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Topic: Two Finite Arithmetics
Replies: 19   Last Post: Apr 9, 2014 9:27 PM

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 William Elliot Posts: 2,637 Registered: 1/8/12
Re: Two Finite Arithmetics
Posted: Apr 8, 2014 11:47 PM

On Mon, 7 Apr 2014, Dan Christensen wrote:
> > > > Naive Finite Arithmetic
> > > > Let N be a set, 0,m two elements and S|N -> N a function.
> > > > Axioms for naive finite arithmetic:
> > > > 0, m in N; Sm = m

> > > m should have no successor. Perhaps a partial function S on N?
> > Naive finite arithmetic is not your finite arithmetic.
> > S is a full function to banish the pests of your system.

> Inventing a successor for the maximum number seems a bit weird to me.
It fits much better than not having one.
> An elementary result of ordinary number theory is that no number can be it's
> own successor. You can probably obtain the same result with your axioms, so
> you may need another axiom to get around this potential contradiction.

I doubt it. The theorem would likely be
for all x /= m, x /= Sx

> > > > for all x, Sx in N
> > for all x, Sx /= 0.
> > > > for all x,y /= m. (Sx = Sy implies x = y)
> > > > For all A subset N, if
> > > > 0 in A, (for all x in A implies Sx in A)
> > > > then N subset A
> > > > Definition of addition by induction.
> > > > 0 + y = y

> > Sx + y = x + Sy
> > > Is this where the "naive" comes in? The use of the infix '+' really
> > > needs to be justified, i.e. the sum of a pair of a numbers should be
> > > formally proven to be unique, however you may define sums.

> > That definition is a binary function over N^2.
> > That it works for double induction is common knowledge.

> So, you are defining your way out of the problem. Why prove sums are unique
> when you can just assert that it is true? It's, ahem... "common knowledge"
> after all, right?

It's a problem of your creation.

> > > As with your function S, perhaps '+' should be a partially function.
> > No. That's a mess for the partiallity is difficult to describe.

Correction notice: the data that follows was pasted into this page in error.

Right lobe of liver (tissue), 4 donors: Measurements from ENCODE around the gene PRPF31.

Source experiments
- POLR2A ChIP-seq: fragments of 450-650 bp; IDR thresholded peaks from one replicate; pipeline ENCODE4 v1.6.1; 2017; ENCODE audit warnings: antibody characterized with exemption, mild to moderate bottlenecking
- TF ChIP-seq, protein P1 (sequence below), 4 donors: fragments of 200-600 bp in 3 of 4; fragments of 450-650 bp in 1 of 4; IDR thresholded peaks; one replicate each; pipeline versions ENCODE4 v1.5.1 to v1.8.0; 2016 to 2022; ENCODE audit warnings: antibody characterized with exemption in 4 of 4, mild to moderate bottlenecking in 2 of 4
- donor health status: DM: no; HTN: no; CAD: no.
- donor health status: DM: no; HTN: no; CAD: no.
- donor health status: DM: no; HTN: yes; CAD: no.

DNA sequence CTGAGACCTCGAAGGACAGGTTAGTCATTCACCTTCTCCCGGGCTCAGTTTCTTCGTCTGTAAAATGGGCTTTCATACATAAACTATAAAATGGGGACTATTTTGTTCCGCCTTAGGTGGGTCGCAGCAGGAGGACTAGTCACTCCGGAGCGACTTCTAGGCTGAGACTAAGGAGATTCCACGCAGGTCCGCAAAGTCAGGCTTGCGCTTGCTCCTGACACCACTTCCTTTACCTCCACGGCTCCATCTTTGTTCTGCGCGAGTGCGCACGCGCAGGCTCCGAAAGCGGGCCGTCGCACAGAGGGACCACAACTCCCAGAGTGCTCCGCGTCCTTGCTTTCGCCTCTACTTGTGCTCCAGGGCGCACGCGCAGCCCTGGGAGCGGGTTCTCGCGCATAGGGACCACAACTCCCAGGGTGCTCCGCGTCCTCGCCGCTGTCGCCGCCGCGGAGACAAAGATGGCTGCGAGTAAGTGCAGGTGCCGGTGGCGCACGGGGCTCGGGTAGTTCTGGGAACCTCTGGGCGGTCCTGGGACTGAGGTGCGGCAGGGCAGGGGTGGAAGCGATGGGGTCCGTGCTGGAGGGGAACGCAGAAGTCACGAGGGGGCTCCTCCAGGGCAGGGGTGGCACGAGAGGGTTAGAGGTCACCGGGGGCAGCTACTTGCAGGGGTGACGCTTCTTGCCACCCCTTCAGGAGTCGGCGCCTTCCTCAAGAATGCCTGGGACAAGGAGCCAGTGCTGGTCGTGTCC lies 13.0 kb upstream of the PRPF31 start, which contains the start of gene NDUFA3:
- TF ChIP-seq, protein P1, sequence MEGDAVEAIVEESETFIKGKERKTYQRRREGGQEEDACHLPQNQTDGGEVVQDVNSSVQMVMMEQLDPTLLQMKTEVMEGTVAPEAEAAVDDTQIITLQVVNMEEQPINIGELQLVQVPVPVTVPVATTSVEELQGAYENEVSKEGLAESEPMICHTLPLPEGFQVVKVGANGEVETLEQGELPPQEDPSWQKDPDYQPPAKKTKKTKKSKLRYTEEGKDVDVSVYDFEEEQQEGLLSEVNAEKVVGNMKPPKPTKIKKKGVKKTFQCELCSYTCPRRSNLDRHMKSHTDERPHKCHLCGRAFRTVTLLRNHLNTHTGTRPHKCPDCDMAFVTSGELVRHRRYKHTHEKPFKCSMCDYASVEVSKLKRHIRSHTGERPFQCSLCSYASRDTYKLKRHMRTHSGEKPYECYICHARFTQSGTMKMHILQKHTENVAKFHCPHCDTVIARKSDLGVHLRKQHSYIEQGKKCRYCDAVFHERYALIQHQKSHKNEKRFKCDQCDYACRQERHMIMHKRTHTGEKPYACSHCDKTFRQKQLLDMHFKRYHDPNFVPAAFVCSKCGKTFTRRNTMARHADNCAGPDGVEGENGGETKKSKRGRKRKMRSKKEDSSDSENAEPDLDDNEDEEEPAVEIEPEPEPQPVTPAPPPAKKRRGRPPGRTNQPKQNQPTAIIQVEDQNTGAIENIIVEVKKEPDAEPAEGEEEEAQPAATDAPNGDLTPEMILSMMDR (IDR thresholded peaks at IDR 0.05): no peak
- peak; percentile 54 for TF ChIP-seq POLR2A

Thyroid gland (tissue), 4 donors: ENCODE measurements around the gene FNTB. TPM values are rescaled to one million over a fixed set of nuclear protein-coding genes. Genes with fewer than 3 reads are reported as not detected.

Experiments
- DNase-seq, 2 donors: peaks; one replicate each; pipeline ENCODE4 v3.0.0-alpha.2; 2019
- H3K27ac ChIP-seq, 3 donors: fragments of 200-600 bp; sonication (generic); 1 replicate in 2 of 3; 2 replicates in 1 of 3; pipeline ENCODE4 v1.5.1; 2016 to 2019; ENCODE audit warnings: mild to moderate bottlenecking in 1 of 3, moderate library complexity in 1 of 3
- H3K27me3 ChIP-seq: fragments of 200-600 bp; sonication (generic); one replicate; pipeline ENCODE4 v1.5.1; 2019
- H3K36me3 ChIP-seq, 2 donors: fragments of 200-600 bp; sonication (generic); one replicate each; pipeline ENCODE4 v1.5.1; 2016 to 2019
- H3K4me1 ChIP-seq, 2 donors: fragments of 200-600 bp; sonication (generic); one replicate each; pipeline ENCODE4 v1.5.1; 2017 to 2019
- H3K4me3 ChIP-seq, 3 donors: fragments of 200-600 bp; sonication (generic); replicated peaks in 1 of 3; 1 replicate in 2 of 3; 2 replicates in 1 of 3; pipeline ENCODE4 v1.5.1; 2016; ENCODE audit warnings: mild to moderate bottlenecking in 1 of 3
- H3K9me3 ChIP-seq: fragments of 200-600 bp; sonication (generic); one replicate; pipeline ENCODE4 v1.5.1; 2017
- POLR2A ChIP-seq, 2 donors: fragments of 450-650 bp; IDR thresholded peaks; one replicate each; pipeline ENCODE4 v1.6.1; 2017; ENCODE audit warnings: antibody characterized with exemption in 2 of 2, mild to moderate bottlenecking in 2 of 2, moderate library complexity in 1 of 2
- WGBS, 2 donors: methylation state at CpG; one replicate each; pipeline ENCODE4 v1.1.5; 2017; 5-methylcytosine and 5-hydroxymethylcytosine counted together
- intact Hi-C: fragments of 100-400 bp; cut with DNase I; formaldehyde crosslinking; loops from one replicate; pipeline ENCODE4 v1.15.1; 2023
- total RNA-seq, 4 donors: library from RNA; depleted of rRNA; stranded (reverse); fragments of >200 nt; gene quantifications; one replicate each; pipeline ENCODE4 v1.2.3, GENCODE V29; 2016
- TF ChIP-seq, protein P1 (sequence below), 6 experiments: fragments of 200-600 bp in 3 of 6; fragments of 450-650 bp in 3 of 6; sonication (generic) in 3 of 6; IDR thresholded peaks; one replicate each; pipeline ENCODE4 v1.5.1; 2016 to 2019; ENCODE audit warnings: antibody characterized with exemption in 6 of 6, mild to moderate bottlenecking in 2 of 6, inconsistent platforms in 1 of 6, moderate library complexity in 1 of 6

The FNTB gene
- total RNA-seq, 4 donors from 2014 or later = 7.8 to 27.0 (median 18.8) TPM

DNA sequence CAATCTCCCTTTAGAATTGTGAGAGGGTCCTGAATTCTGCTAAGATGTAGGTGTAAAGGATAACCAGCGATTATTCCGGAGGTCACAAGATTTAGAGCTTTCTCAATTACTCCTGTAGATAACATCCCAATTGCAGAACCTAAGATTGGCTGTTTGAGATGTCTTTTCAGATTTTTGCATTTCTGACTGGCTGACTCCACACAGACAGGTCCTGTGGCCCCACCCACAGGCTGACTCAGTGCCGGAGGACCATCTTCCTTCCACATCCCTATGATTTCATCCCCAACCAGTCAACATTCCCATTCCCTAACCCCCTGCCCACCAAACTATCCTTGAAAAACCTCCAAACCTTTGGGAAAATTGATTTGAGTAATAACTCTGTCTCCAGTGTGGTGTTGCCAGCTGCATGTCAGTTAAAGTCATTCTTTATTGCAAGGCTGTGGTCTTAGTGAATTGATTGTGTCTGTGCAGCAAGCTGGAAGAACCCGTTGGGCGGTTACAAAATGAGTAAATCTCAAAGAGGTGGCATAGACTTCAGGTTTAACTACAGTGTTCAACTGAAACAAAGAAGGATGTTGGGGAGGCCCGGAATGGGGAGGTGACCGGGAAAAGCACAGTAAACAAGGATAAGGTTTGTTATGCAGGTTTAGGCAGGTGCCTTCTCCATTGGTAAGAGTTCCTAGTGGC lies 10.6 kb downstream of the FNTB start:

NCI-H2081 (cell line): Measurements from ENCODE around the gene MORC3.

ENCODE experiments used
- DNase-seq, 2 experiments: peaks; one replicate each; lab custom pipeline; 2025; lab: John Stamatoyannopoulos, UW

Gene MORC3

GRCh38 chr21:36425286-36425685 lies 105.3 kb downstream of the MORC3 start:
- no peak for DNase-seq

> > This way, once you get to m, then adding more is not more.

> > > Also, shouldn't you have something have something like Sx + y = S(x+y)?
> > Hey, that's a better idea, avoiding double induction
> > as now the inductive definition is the add y function.
> >

> > > > Definition of mulplication by induction.
> > > > 0 * y = 0
> > > > Sx * y = x*y + y
> > > > Sx + y = x + Sy
> > > > Is this a consistent set of axioms with the model of a finite
> > > > set of integerss { 0,1,.. m } and addition defined by
> > > > a + b = max{ m, a+b }?

> > For the model work, I should have carified that + is usual addition
> > ++ the naive finite arithmetic and write, by definition
> > a ++ b = max( m, a+b }

> > > Again, you probably want a partial function. The way I see it, m + 1 should
> > > be undefined.

> > No way!. You have been able to finish your system.
> > Mine is done and complete, corrected and imporved.

> It may need a bit more work.

Futile effort.

> > > There may be a good reason that finite arithmetic has never been
> > > successfully formalized. It may be impossible.

> > The max ceiling prevents cancelation
> Can you prove this, or this yet another new axiom?
It's obvious from the axiom Sm = m.
> > a + b = a + c implies b = c
> > At best, if a + b = a + c /= m, then b = c.
> > Also it not very useful. For very large m, it can
> > suffice for most mathematics, but the needed m seems to
> > keep increasing with time. Would m = googleplex suffice?

> m could be 0, and no number would have a successor. Not very interesting,
> but a possibility.

No, that contradicts for all x, Sx /= 0.